New Zealand court told 90% of Viagogo tickets sold by scalpers

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Roughly 90% of event tickets sold through resale platform Viagogo in New Zealand were being sold by scalpers, according to reports from the High Court in Auckland.

The platform is currently embroiled in a month-long civil trial in New Zealand, which began on Wednesday, as part of its long-standing battle with the country’s market watchdog. 

The Commerce Commission began action against Viagogo five years ago, following a number of complaints from fans that said they had purchased fake tickets for extortionate prices. 

Viagogo made a number of changes to its operations in New Zealand to avoid a court injunction, but the Commerce Commission is chasing further action. 

The Commerce Commission is asking for the court to formally declare that the resale platform breached the Fair Trading Act. It is also asking for the clause that was in Viagogo’s contract, which claimed that it could only be sued by customers in New Zealand through the Swiss courts, to be formally declared unfair. Viagogo is headquartered in Switzerland and managed out of the US. 

As reported by New Zealand news outlet Stuff, Andy Luck, reading the commission’s opening statement, said: “Viagogo admits that over 90% of tickets that are sold in New Zealand are from scalpers; people selling tickets in commercial quantities.”

Luck added that the platform’s core business was not to let ordinary people sell tickets for live music and sporting events that they could no longer attend, but for ticket scalpers to sell to the general public. 

Luck, who is a senior associate in litigation firm MC, said that scalpers used bots to buy tickets and sell them on for prices “far above face value”.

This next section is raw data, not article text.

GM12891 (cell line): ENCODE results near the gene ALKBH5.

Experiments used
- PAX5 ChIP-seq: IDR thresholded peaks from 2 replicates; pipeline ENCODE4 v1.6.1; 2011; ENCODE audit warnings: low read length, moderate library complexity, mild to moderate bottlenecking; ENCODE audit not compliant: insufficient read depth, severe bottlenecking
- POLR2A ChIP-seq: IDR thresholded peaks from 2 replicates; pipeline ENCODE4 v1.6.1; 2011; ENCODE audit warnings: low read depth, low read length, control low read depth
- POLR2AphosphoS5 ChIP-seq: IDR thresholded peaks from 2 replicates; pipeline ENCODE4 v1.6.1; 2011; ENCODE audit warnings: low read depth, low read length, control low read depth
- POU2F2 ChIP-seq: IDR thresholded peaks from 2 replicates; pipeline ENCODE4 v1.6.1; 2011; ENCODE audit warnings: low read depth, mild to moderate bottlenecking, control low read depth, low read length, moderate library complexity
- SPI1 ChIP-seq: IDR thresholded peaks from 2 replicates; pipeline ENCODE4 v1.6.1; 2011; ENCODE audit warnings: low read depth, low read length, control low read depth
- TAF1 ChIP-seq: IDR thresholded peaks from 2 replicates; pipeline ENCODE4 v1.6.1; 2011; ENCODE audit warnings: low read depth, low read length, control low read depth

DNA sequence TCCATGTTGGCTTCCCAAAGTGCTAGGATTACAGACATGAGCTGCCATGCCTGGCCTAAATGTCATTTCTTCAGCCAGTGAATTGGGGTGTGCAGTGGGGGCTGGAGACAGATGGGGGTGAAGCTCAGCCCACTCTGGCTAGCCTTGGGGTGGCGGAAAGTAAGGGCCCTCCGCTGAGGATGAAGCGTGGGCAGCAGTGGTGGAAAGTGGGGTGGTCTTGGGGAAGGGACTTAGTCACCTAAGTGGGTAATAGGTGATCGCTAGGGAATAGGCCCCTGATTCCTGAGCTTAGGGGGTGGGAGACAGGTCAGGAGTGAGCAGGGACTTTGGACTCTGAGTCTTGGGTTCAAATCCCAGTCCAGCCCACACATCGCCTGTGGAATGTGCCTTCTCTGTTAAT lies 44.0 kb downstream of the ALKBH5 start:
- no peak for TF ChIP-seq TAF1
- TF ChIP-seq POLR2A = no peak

The court head that the commission had received 1,300 complaints or communications about Viagogo, and that between July 18, 2016 and October 31, 2022, it resold roughly 323,000 event tickets in New Zealand.  

Viagogo denies it misled consumers and that the platform did not use the world ‘official’ in relation to events. Aaron Lloyd, who was representing Viagogo, said that the company provided a platform for people to sell tickets to people who wanted to by them. 

Lloyd said:“Viagogo tells the world it’s a secondary market, and the world knows it.”

In a statement, Viagogo managing director Cris Miller said: “Viagogo cannot make detailed comment on the legal claims while the matter is before the court. However, we can say that the issues raised by the Commerce Commission relate to the way our ticketing website worked in the past and do not reflect current operations.  We believe that we have addressed the matters of concern raised by the NZ Commerce Commission and have made it a priority to ensure the Viagogo website is operated transparently and in compliance with consumer expectations and consumer protection legislation.  We remain committed to complying with these requirements.

“While it would be easy to prejudge Viagogo in this matter, we ask that you allow the court process to play out and hear the perspective of both sides.”

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